Last March, I discusses some of the studies on the question, \”Does Economics Make You a Bad Person?\” (March 31, 2014). In the Spring 2014 issue of the American Economist, Bryan C. McCannon offers some additional evidence on the question in: \”Do Economists Play Well With Others? Experimental Evidence on the Relationship between Economics Education and Pro Social Behavior\” (59:1, pp. 27-33). The journal is not freely available on-line, although many readers will have access through a library subscription.
The guts of the paper is an experiment with 147 students \”conducted with undergraduate students at a small, private university in upstate New York.\” McCarron teaches at St. Bonaventure University, so you can draw your own conclusions about the identity of the school. Some of the students had already taken \”a significant amount of coursework in economics,\” some are planning to study economics but haven\’t yet taken economics courses, and some have neither had economics classes nor are planning to take them.
The students participated in a \”trust game,\” which has two players. The first player is given a certain amount of money–in this study, $5. The first player decides how much to give to the second player. But here\’s a twist: the amount given to the second player is tripled. Then, the second player decides whether to give some money back to the first player. The game ends there. The students played the game five times, but with a random and changing selection of opponents each time
Clearly, if the first player fully trusts the second one, the first player will give the full $5 to the second player. The amount will be tripled in transit, and the second player will be able to return the full $5, plus more, to the first player. However, a first player who is less trusting may give less than the full $5, or nothing at all, to the second player, because after all, the second player may just hold on to all the money and not return any of it. Thus, the question is whether students who have taken a lot of economic classes tend to be more or less trusting than other groups.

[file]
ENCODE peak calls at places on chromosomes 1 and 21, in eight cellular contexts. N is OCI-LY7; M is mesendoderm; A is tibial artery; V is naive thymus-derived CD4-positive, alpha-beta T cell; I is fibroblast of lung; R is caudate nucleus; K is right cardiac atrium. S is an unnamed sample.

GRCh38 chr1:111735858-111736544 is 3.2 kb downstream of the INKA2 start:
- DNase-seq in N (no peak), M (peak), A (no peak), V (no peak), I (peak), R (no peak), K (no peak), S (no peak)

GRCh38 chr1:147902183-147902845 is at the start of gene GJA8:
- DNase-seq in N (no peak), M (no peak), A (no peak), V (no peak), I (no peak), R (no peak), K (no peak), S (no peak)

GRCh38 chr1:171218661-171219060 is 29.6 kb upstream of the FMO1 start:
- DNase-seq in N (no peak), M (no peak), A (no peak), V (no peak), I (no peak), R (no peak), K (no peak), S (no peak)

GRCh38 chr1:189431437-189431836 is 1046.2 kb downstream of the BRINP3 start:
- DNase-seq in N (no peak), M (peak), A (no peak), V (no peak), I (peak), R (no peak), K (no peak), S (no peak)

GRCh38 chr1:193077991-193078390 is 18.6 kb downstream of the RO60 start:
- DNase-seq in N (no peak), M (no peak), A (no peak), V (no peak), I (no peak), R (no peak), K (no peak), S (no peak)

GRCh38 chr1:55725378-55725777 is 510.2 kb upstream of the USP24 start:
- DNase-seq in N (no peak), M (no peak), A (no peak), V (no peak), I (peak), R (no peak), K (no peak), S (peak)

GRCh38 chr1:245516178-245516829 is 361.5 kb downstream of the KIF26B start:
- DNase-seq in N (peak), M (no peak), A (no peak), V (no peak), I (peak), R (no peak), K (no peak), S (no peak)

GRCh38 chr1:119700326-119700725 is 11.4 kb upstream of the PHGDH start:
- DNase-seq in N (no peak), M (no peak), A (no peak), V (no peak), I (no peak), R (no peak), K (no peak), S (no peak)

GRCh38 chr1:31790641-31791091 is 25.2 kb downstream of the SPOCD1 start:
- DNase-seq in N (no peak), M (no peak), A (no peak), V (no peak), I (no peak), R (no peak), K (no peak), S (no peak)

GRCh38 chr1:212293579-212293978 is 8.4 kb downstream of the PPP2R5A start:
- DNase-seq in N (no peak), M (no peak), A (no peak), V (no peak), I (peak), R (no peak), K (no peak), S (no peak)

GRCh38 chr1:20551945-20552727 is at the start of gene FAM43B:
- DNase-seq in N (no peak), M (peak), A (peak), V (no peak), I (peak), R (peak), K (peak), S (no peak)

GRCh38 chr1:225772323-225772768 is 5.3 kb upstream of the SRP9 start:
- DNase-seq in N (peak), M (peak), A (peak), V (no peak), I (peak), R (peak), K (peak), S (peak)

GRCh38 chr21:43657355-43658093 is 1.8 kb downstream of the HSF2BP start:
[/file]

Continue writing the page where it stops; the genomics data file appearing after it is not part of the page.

A typical finding in a trust game is that the first player gives half the money to the second player. The second player then returns about 80% of the money invested, and keeps the rest. Thus, trust often does not pay off for the first player–which helps to explain why they venture to pass along only half of the original sum.
In this study, it turns out that when taking the role of the first player, \”[e]ach class a student takes contributes approximately ten cents more.\” When taking the role of the second player, \”[t]aking more economics courses is associated with escalated rates of reciprocation. Approximately fifteen more cents is given back if given all five dollars, which represents a 3.5% increase.\” McCarron also gave the participants an attitudinal survey before playing the game, and when analyzing the survey results together with the game results, he argues that those who are selecting themselves into economics classes are more likely to practice trust and reciprocity.
This study follows several common patterns in this literature. The group being studied is a relatively small group of students at one institution, so there is a reasonable question about whether the results would generalize to a broader population. The engine of inquiry is a structured \”laboratory experiment,\” in this case the trust game, and so there is a reasonable question about whether the motivations revealed in such studies would show up in other behaviors and contexts.
But although the results of these kinds of studies shouldn\’t be oversold, it\’s not shocking to me to find that those who study economics may be more likely to look at a trust game and see it as an opportunity for a cooperative exchange that can benefit both parties. Indeed, economists may well be more prone than non-economists to seeing the world as a place full of voluntarily agreed transactions that can represent a win for both parties.